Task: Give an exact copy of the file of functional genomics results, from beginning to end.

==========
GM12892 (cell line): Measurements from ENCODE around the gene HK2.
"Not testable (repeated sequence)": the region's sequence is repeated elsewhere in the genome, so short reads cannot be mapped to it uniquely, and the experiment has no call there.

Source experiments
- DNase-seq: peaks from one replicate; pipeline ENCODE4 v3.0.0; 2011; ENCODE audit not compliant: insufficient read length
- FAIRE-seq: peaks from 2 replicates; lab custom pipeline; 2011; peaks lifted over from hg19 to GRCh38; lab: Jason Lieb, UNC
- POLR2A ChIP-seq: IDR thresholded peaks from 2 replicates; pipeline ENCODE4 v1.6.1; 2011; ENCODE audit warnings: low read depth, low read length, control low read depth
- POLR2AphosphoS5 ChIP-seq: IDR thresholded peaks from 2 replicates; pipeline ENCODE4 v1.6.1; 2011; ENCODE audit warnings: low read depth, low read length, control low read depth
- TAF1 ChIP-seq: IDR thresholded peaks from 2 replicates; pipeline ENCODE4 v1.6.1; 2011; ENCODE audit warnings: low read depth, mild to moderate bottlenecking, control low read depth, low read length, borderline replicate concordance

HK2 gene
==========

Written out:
GM12892 (cell line): Measurements from ENCODE around the gene HK2.
"Not testable (repeated sequence)": the region's sequence is repeated elsewhere in the genome, so short reads cannot be mapped to it uniquely, and the experiment has no call there.

Source experiments
- DNase-seq: peaks from one replicate; pipeline ENCODE4 v3.0.0; 2011; ENCODE audit not compliant: insufficient read length
- FAIRE-seq: peaks from 2 replicates; lab custom pipeline; 2011; peaks lifted over from hg19 to GRCh38; lab: Jason Lieb, UNC
- POLR2A ChIP-seq: IDR thresholded peaks from 2 replicates; pipeline ENCODE4 v1.6.1; 2011; ENCODE audit warnings: low read depth, low read length, control low read depth
- POLR2AphosphoS5 ChIP-seq: IDR thresholded peaks from 2 replicates; pipeline ENCODE4 v1.6.1; 2011; ENCODE audit warnings: low read depth, low read length, control low read depth
- TAF1 ChIP-seq: IDR thresholded peaks from 2 replicates; pipeline ENCODE4 v1.6.1; 2011; ENCODE audit warnings: low read depth, mild to moderate bottlenecking, control low read depth, low read length, borderline replicate concordance

HK2 gene